Technology takes a lot more knowledge than most people think. It can be very overwhelming to someone who does not understand the basics, so as teachers, we must approach technology positively in order to see students grow in their own personal knowledge.
In the classroom, teachers must understand and utilize instructional software. Instructional software is programs that are purposefully designed to deliver or support multiple learning activities. The software has changed over the years. It used to reflect behavior and cognitive learning theories, but it now is designed to support a constructivist approach. There are five different categories of the software known as drill-and-practice, tutorial, simulation, instructional games, and problem solving. Several of them may overlap each other as well. In the classroom, drill-and-practice is used for skill practice which can be done through flash card activities, branching drill, or extensive feedback activities. Tutorial is the actual information delivery. There is both linear and branching tutorials, but it takes adequate record keeping, interactivity, and other specific criteria. It is good for immediate feedback and saving time. Simulations can be physical, iterative, procedural, or situational to use as demonstration and exploration. It can be very beneficial as it gets students involved and makes impossible possible. It also is good for discussion work with the whole class, small groups, or individuals. Instructional games are used for skill practice and exploration as they teach through rules, competition, and entertainment. Students usually have a high interest in the activity and see it as a reward. Problem solving can also be used for both skill practice and exploration, but it encourages more group problem solving and provides structure. Overall, the software system must be used intentionally and accurately.
Computers also are designed for features and capabilities of word processing, spreadsheet, and database software tool programs that can be incorporated in the classroom. Word processing produces documents as a stream of text. It saves time and enhances document appearance through graphics and placement. It also allows sharing of documents and collaboration. It can be incorporated in the classroom through reading and writing assignments at a young age. Later on teachers can use it for easier grading and submission. It should be used for teachers to produce documents and more importantly collaborate with their students in order to save a lot of classroom time. Spreadsheets can be a little more challenging to use in the classroom, but it is still highly effective and used to organize and manipulate numerical data. Though I do not think students should have to work much with spreadsheets, teachers should use it as seating charts, to keep up with grades, and to keep all other information organized in rows and columns, charts, formulas, and manipulations. Teachers may also display spreadsheets to help keep students organized as well. Students may learn at a young age the concept of spreadsheets through a reward system or checklists. Databases take technology to another level allowing users to store, organize, and manipulate data textually and numerically. It allows teachers to increase their instructional skills through records, reports, files, and many other things. It should be used in the classroom by teachers to personalize important documents and to keep an inventory of resources. Word processing, spreadsheets, and databases are all tools that can and should be incorporated into a successful classroom.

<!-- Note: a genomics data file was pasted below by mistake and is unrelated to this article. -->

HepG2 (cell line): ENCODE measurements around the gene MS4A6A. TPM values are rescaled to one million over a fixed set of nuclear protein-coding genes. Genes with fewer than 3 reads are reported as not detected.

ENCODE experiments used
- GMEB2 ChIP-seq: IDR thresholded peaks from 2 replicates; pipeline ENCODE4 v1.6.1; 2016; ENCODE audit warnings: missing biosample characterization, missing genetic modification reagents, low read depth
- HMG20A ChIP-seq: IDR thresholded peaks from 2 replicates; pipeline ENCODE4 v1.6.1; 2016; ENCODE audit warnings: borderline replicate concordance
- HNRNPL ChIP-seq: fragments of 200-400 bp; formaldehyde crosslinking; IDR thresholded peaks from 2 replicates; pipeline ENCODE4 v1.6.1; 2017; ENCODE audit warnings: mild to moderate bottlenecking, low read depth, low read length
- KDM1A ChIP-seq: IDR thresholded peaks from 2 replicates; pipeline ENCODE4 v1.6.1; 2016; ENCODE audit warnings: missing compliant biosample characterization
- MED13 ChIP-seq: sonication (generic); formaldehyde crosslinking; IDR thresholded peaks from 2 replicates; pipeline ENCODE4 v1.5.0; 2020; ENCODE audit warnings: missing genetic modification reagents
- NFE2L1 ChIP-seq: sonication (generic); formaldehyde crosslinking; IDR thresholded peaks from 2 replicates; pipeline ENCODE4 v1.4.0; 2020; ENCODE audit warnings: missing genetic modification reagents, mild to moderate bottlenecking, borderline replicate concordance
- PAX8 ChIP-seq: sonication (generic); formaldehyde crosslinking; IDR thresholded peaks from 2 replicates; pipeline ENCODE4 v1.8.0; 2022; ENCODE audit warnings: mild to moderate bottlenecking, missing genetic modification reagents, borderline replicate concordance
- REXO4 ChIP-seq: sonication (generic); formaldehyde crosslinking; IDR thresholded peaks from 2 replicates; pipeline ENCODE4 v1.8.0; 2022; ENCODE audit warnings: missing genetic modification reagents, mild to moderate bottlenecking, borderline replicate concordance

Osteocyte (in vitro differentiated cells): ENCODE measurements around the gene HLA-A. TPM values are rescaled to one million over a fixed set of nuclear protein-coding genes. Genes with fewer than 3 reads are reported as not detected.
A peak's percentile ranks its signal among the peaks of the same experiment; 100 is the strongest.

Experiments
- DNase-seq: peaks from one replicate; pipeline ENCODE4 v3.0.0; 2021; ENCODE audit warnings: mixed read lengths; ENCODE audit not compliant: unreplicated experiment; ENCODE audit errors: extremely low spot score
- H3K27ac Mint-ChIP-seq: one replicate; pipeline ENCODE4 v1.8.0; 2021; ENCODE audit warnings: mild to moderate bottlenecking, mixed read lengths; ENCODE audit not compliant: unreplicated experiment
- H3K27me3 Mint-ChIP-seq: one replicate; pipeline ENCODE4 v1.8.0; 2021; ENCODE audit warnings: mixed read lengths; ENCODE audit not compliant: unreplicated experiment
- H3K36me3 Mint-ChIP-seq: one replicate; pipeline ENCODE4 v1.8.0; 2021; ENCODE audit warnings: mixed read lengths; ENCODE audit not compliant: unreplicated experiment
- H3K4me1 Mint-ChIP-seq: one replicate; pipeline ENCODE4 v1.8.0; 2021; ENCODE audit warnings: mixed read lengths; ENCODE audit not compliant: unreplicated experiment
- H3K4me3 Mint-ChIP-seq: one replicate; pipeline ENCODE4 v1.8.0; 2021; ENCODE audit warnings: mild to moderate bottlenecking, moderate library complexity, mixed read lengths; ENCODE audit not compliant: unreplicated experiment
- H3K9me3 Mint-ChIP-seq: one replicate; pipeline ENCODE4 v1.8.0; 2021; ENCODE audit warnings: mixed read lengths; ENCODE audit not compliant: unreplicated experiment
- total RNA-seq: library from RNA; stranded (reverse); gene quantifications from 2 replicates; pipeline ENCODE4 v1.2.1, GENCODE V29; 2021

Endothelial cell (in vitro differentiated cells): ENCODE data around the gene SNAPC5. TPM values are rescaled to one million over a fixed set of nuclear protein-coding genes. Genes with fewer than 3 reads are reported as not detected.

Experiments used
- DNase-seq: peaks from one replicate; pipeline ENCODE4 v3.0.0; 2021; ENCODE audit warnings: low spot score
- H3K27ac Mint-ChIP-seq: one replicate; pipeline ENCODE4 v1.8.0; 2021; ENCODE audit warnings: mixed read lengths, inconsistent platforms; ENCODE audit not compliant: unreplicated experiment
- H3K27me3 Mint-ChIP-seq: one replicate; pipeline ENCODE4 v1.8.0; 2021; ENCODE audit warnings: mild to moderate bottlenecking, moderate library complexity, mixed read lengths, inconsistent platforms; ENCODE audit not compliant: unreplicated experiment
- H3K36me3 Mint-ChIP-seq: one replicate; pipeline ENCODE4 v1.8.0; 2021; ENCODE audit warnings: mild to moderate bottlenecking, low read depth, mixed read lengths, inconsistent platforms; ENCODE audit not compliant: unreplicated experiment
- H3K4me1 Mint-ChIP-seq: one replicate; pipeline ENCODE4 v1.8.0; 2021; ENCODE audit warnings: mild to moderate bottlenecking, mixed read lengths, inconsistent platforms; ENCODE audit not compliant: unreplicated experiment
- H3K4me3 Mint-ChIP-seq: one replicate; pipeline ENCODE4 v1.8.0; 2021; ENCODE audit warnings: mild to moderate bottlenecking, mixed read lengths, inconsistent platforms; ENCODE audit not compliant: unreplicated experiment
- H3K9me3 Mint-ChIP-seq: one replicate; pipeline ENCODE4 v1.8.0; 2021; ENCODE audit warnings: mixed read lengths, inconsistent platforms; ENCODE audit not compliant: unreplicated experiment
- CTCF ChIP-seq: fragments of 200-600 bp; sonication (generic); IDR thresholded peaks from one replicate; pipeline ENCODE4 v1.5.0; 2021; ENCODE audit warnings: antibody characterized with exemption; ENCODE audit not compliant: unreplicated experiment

The classroom also is a place for teaching and learning task that planning and organizing tools can support for teachers and students. Material generators, graphic tools, content-area tools, planning and organizing tools, data collection and analysis tools, and research and reference tools all help to make the classroom more efficient. Recent developments of new and improved technology have improved the efficiency, productivity, and appearance of technology which allows for more accurate and time information to support sharing and interaction. Some teachers and students use generators such as rubrics, worksheets, PDF makers, and others for instruction materials. They can also use software to create lesson plans and outline tools and concepts. Some support tools are through GPS, GIS, and CAD systems. They can also use graphing calculators, probeware, and reading tools to support specific content areas. Students spend much of their time on electronic encyclopedias, atlases, and dictionaries to look up information. Teachers take information and organize it through electronic grade books, statistical packages, and information, testing, and response systems. I remember my high school English teacher introducing me to the many programs. She gave assignments that required research that also came with using content area tools. I want my students to know how to plan and organize, so I give them tasks to chart a shopping list or draw a map of the classroom. There is no doubt all of these tools can be utilized daily.